Pennsylvania Fire Chief Settles Defamation Suit

A defamation suit filed against Wilkes-Barre Township Fire Chief John Yuknavich for statements he had at a council meeting in 2009 has been settled.

Joseph Naperkowski claimed that Chief Yuknavich defamed him on June 1, 2009. He claims that Chief Yuknavich told others that Naperkowski said “I’ll kill you, I’ll kill your mother, I’ll kill your family and I’ll even kill the mayor if he don’t straighten you out.” Naperkowski filed suit seeking $50,000 in damages alleging the statements were “false and defamatory”.

Chief Yuknavich  contended that Naperowski’s claim should be barred because it was made during a public meeting and as fire chief he is immune from the lawsuit. A jury trial began earlier this week but was abruptly terminated yesterday when the parties reached a settlement. There is no word on the terms of the settlement.

More on the story.

As for Chief Yuknavich’s immunity defense, most jurisdictions recognize a number of absolute and qualified privileges against claims of defamation.  Legislators enjoy absolutely immunity for statements made during their sessions. The exact scope of that immunity varies from jurisdiction to jurisdiction, but it is generally limited to the legislators, not fire chiefs or department heads.

However, many jurisdictions recognize a privilege for executives.  Here is a brief summary from the Center for First Amendment Studies:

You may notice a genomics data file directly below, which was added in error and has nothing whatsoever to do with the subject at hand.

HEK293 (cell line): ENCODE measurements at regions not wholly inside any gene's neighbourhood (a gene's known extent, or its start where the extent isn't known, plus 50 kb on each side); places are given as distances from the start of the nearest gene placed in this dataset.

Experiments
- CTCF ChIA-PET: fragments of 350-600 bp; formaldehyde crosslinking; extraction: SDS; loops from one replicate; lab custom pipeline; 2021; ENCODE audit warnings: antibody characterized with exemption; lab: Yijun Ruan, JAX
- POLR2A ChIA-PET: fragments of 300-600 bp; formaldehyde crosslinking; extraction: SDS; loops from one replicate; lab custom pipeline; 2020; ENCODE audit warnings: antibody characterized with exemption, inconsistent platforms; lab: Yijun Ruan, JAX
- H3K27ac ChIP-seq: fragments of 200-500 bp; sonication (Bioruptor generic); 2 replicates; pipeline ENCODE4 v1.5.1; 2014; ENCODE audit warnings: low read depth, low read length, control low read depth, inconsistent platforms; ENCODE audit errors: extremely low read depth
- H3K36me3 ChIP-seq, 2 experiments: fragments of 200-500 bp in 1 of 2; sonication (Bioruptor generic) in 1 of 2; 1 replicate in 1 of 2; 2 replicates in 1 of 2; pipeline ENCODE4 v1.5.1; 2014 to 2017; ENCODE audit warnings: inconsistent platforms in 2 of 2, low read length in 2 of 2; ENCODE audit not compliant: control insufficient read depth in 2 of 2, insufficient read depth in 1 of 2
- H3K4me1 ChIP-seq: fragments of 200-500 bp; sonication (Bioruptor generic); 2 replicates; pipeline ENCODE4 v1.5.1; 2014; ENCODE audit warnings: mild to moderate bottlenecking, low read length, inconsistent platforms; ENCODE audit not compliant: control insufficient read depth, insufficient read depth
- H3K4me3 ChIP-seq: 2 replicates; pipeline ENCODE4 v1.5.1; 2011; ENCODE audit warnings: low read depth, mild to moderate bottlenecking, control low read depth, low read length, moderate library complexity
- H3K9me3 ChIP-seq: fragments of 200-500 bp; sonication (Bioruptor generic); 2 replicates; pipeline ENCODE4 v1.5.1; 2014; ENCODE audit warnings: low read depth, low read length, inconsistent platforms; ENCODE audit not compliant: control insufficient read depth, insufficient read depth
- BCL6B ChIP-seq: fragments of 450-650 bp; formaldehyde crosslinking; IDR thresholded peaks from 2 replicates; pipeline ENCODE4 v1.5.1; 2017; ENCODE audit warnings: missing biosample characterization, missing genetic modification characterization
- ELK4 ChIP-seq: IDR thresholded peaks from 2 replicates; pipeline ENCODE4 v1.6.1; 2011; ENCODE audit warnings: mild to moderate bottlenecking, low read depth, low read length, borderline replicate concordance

There is also an absolute privilege afforded to top rank, “cabinet” or department head level, or other top-level policy-making officials in the executive branches of government, both federal and state. The privilege can be lost, however, if, as in the courts, the statements have no reasonable relevancy to the public official’s duties or the scope of his office.

Here is the link to the Center’s web site.

About Curt Varone

Curt Varone has over 40 years of fire service experience and 30 as a practicing attorney licensed in both Rhode Island and Maine. His background includes 29 years as a career firefighter in Providence (retiring as a Deputy Assistant Chief), as well as volunteer and paid on call experience. He is the author of two books: Legal Considerations for Fire and Emergency Services, (2006, 2nd ed. 2011, 3rd ed. 2014) and Fire Officer's Legal Handbook (2007), and is a contributing editor for Firehouse Magazine writing the Fire Law column.

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